Ahhh! The American Midwest. What is it? Where is it? When I grew up it was commonly defined as the states that are in what where the original Northwest Territories. For those of you who failed US history in High School, that would be seven states: Iowa, Minnesota, Wisconsin, Illinois, Indiana, Michigan and Ohio. Since the Midwest is conidered the "heartland" of the US it seems that every state West of the Missouri River wants a piece of it. I first noticed this trend when Johnny Carson was still on the tonight show and said his home state of Nebraska was in the Midwest. And Kansas? No, I'm sorry, they may be fine states, but they are not in the Midwest. They are Plains states!. And that's the way it is.

Le Messurier
12.2.2005 8:17pm
Splunge (mail):
I remember hearing somewhere that the earth shrunk to the size of a billiard ball would appear as smooth (or smoother, I forget), our planet is enormous compared to the miniscule variations of height on the surface.

Goodness, yes. The largest definable vertical feature on the Earth's surface (the difference between the top of Mt. Everest, +30000' and the bottom of the Marianas Trench, -35000') is only about 0.16% of the Earth's diameter. A comparable feature on a billiard ball of 2.25 inch diameter would be 3 one-thousandths of an inch high. More delicate than the finest scratch, I expect.

The authors knew this, of course. That's why they did the "experiment."
12.2.2005 10:12pm
Jared K.:
As a New Englander, I can assure you that the Midwest in fact begins immediately after Ohio and lasts at least until Colorado. From time to time, I've been tempted to even throw in parts of Western Pennsylvania.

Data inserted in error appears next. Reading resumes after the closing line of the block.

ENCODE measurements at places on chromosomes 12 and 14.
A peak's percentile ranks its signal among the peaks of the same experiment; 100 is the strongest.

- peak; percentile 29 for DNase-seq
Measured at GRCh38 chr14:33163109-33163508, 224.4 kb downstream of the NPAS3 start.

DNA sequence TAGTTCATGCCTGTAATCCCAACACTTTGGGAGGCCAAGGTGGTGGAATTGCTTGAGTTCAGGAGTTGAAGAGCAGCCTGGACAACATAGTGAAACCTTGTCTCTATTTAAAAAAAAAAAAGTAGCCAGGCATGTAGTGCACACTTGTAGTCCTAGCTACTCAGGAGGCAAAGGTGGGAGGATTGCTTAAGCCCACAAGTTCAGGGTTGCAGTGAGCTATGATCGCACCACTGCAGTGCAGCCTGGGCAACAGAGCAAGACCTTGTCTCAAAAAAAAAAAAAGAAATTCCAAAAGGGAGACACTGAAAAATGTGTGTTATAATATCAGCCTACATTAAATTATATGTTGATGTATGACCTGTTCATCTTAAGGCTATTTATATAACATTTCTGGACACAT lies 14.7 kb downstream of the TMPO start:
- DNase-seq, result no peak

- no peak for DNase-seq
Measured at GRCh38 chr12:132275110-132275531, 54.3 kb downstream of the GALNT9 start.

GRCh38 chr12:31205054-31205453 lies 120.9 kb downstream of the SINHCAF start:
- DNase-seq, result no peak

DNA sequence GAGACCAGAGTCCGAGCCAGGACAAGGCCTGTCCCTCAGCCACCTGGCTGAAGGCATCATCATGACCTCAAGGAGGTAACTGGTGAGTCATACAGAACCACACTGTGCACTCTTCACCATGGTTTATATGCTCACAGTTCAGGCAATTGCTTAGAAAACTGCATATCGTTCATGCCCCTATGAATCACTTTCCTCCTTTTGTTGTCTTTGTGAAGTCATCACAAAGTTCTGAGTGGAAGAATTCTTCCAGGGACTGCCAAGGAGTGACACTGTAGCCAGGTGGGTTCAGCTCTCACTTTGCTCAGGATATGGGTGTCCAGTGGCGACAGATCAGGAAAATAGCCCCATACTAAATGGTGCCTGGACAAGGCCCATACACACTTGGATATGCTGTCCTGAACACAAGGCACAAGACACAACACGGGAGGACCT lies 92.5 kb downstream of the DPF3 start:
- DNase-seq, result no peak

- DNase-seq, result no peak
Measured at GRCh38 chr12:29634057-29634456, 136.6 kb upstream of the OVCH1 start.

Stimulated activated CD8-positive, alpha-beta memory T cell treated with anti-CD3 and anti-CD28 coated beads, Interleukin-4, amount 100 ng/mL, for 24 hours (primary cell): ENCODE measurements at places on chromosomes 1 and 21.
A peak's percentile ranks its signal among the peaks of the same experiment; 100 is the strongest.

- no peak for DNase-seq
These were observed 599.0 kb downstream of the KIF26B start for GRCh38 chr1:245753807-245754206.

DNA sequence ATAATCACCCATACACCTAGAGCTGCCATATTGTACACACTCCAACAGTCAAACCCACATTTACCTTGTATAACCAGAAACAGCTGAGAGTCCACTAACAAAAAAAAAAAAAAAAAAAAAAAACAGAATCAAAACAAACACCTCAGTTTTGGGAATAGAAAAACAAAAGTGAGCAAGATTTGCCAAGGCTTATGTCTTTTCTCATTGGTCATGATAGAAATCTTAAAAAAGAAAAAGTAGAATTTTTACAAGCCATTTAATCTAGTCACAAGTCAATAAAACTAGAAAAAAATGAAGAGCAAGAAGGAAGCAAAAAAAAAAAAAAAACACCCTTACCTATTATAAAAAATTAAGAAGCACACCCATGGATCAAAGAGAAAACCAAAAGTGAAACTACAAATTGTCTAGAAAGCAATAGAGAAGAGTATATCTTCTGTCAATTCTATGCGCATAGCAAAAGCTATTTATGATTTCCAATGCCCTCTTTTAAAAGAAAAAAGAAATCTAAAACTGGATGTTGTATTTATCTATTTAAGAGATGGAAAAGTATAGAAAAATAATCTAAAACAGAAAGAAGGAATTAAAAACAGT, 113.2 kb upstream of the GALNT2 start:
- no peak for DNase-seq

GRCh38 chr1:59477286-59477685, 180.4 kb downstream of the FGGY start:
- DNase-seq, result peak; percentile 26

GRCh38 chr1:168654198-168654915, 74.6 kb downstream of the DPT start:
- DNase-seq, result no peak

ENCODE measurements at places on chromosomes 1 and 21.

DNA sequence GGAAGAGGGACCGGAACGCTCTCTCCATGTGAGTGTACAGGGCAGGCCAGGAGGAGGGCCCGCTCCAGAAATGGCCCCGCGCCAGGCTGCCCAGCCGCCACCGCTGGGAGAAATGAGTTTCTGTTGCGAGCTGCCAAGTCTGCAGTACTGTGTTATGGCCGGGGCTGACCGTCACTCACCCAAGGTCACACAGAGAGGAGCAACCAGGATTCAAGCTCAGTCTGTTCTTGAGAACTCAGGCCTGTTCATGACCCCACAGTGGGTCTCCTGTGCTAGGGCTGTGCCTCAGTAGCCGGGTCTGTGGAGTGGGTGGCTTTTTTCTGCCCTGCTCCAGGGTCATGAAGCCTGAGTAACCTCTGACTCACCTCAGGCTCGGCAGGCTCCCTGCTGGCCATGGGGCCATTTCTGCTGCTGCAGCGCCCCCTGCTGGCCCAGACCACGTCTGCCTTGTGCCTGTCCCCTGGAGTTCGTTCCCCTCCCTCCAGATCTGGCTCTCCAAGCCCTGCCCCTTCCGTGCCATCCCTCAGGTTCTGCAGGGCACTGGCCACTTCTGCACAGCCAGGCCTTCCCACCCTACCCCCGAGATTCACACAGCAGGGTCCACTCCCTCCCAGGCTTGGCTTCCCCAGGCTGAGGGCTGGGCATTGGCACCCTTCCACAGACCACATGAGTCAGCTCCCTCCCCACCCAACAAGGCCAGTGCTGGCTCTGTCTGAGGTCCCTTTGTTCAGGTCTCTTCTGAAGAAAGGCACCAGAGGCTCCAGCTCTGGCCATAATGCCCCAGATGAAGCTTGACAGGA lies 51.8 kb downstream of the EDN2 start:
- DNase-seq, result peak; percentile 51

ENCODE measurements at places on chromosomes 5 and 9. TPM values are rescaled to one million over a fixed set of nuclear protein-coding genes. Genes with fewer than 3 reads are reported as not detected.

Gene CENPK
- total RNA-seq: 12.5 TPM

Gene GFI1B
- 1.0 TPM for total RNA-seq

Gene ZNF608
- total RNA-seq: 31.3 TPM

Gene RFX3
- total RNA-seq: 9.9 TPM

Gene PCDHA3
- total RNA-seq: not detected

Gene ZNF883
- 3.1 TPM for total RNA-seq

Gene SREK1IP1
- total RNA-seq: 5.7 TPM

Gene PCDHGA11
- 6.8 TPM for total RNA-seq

12.3.2005 1:26am
Eugene Volokh (www):
It actualyy goes all the way to Bakersfield.
12.3.2005 11:43am
markm (mail):
"As a Kansan, I can tell you that the elevation of the state increases as you travel west (at the Missouri border, it's about 900 feet, but at the Colorado border, around 3,000 feet)."

I've cooked pancakes like that. Actually, they were much worse than that. That's a change of 2,100 feet elevation (say about 0.4 mile) in a length of at least 400 miles (unless that 8 hour drive is extremely slow or winding), or 1 part in a thousand. A variation of 1/1000 across the width of a pancake would be imperceptible with the naked eye. It could not even be measured with a calipers unless you froze the pancake solid so it wouldn't give when touched by the measuring instrument.

Even a perfect pancake has pores where gas vented from the interior. The proportional depth of those pores is much, much more than the proportional height of Colorado's mountains, so, yes, Colorado is flatter than a perfect pancake.
12.3.2005 6:51pm
Barb (mail):
By these criteria, Nepal would be flatter than a pancake too.
12.4.2005 11:52am
Mikeyes (mail):
How flat is Kansas?

I spent much of my life there and my best friend used to tell me about the time he was helping out with the harvest (there is only one "harvest", wheat)in western Kansas and he realized that he could see under the truck parked a mile away. What really impressed him, however, was that he could also see under the truck parked two miles away.
12.5.2005 3:18pm